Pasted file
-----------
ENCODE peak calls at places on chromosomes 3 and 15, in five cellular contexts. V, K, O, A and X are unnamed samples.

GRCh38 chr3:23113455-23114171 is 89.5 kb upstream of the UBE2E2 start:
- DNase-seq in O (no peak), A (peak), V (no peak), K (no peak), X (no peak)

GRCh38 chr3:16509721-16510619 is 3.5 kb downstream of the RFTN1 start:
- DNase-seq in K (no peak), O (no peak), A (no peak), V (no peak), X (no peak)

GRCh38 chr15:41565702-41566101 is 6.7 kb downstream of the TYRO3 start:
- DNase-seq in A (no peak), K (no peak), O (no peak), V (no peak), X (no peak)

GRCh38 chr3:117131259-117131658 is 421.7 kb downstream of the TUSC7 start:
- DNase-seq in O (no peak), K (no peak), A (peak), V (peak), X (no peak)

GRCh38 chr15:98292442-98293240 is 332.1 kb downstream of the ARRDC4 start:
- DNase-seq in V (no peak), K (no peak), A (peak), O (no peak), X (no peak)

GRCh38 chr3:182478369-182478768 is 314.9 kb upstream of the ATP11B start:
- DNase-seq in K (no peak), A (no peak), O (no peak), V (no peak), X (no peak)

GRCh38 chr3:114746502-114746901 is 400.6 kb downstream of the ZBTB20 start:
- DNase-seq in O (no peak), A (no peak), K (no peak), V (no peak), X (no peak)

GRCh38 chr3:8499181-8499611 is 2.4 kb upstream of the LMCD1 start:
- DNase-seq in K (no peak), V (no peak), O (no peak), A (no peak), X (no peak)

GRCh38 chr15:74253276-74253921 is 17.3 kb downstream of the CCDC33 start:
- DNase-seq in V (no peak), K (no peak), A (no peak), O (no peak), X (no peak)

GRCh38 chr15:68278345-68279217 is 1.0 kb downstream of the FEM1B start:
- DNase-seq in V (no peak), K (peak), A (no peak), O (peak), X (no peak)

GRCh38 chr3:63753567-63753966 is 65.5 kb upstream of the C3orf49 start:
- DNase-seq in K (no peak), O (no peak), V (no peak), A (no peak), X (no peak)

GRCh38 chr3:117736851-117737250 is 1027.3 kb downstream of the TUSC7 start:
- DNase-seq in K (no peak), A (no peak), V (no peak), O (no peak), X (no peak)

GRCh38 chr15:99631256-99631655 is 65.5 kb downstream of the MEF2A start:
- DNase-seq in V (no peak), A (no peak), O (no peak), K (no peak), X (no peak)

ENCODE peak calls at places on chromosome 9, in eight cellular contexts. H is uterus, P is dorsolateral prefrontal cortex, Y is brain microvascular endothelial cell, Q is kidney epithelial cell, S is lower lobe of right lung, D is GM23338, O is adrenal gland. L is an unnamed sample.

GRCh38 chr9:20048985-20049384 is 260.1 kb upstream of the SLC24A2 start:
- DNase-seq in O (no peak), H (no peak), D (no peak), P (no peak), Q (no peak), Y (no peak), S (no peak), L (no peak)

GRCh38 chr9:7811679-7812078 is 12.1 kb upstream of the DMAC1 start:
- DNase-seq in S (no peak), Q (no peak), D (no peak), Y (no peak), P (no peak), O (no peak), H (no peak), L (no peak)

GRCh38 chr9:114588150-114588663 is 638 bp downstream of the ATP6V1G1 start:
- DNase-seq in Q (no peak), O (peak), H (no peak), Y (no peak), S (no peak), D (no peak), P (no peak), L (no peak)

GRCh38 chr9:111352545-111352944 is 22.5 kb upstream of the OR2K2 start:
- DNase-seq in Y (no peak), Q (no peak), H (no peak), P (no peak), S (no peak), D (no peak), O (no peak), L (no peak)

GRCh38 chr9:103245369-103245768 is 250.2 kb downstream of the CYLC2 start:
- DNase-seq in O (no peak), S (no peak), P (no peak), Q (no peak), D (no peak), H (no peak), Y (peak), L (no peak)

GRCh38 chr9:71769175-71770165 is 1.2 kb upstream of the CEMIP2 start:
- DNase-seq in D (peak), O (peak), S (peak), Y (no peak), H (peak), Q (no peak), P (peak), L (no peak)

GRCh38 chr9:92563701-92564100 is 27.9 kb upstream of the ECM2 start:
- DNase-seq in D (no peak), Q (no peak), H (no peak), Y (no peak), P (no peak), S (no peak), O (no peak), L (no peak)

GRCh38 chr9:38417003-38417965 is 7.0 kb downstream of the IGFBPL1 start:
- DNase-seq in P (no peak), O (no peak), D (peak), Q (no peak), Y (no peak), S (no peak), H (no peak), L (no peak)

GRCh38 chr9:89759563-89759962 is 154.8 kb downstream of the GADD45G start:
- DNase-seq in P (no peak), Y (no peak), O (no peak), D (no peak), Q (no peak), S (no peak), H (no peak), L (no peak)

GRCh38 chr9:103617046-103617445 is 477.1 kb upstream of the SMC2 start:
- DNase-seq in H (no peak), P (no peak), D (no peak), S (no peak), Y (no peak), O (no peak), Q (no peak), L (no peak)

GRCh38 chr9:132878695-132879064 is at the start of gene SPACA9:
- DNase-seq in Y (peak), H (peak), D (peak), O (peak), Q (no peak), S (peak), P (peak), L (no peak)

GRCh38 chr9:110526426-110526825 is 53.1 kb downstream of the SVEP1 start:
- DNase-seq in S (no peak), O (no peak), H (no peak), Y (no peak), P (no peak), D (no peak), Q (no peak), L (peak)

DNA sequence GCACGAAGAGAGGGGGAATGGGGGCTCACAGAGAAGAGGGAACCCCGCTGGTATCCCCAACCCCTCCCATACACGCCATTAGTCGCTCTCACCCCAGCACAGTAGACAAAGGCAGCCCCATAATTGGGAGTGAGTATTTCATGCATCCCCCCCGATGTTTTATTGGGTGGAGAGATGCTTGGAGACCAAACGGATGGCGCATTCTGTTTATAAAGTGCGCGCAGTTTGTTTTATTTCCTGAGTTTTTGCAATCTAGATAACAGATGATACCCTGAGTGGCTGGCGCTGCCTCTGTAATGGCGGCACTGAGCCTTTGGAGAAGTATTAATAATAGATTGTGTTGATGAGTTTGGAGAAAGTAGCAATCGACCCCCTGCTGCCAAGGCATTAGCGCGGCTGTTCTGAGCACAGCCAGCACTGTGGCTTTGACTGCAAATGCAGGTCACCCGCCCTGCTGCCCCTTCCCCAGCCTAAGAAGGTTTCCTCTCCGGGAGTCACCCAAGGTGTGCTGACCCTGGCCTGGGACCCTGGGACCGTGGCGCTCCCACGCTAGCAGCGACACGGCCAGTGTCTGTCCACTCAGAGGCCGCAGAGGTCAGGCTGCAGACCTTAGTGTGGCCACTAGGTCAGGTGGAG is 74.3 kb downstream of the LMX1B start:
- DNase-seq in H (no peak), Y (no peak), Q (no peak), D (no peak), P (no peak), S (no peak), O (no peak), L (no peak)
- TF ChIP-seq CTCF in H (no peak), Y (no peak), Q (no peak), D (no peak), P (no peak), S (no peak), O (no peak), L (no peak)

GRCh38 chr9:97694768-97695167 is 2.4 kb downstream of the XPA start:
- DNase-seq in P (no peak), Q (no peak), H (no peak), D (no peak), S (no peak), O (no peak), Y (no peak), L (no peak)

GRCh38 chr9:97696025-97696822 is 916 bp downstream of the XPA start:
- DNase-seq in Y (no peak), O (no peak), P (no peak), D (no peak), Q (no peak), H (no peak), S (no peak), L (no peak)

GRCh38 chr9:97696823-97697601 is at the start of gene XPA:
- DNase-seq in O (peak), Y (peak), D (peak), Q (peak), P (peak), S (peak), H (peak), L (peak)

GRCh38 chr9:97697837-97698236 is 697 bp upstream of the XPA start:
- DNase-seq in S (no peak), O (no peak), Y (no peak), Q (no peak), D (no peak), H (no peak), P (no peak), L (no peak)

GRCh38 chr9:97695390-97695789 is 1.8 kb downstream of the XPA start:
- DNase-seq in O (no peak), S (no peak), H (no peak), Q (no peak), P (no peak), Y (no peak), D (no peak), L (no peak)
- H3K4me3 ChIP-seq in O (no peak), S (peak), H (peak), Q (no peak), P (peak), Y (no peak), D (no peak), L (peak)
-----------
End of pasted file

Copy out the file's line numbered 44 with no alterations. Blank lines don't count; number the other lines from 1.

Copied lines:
- DNase-seq in P (no peak), O (no peak), D (peak), Q (no peak), Y (no peak), S (no peak), H (no peak), L (no peak)